If you’ve heard of Mary Portas before, you’re probably recalling a fabulously dressed, straight talking woman with a sharp, bright orange bob. You might only be familiar with her television shows, though primarily she is a retail consultant specialising in brand communication and advertising, and is founder of London based creative communications agency Portas.
Portas’ broad and diverse career had simple beginnings. Starting work as a shop girl in various department stores in London, she worked through different roles before gaining a place on the board of Harvey Nichols before the time she was 30. Her stellar career did not go unnoticed, and she was approached to do a TV show that saw her use her retail skills and experience to help struggling independent retailers back on a path to success, called Mary Queen of Shops. Shooting her into the public eye, Portas went on to work further in television producing series’ on a huge range of issues like the state of manufacturing in Britain, pensioner employment, customer service and Britain’s buying habits. She also worked to develop a new concept for charity shops with more curated stock and spaces for community use – an idea which Save The Children has made £15m from so far. Ultimately, her retail prowess led the British government to ask her to lead an independent review into the future of British high streets, aptly named The Portas Review.
Portas regularly admits that her success has been down to adopting a more alpha personality and suppressing some of her natural instincts in order to adapt to a male dominated business culture, which is what makes her new book, Work Like A Woman, so interesting. She re-examines how businesses should work and proposes moving away from tradition to create a more female friendly vibe in the workplace – to benefit both sexes. She suggests that women would spend less time inhibiting themselves and that men would feel more comfortable in exhibiting feminine traits. In everyday work life this might look like moving away from bravado and schmooze-y business lunches, and shifting towards the culture she nurtures in her own company, where organisational hierarchy is broken down by providing profit share incentives and providing a range of flexible working options for working parents. She also suggests that feminine qualities that are traditionally dismissed, like intuition and gut instinct should be harnessed in the work place.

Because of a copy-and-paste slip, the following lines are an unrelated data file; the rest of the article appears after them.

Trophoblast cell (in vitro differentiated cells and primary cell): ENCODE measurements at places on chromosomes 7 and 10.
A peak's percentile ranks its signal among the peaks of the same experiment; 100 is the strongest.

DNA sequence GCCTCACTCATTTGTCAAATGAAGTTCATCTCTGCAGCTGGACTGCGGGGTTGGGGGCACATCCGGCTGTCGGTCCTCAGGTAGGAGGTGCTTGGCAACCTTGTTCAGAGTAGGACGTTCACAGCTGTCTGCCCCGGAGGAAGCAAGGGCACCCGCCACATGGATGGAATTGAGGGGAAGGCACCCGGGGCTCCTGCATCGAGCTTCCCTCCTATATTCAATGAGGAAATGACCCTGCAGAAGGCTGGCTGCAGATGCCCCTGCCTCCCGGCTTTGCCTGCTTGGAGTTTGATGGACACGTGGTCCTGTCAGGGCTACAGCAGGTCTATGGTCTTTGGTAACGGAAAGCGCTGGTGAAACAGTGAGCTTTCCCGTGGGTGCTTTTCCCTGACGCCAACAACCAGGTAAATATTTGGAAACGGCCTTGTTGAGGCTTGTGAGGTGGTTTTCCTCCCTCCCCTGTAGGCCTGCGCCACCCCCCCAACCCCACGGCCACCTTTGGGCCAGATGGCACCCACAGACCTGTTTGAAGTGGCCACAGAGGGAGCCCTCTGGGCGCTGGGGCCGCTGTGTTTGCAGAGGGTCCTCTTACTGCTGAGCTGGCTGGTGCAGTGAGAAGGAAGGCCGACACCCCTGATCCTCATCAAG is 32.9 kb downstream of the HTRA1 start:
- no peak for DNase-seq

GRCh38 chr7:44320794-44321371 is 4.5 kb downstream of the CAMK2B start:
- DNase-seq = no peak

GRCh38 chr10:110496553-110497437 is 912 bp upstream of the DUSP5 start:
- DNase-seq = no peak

As a successful business woman it is commendable that she is still looking at improving the traditional business culture that she benefitted from to make it easier for people to work well and authentically. Portas ability to shift her focus from her and her business’s outward appearance and actions and to look inward and identify a blueprint for change, sets her apart from the rest.
Buy her book Work like a woman here.
By Francesca Butler.
Francesca is a London based writer...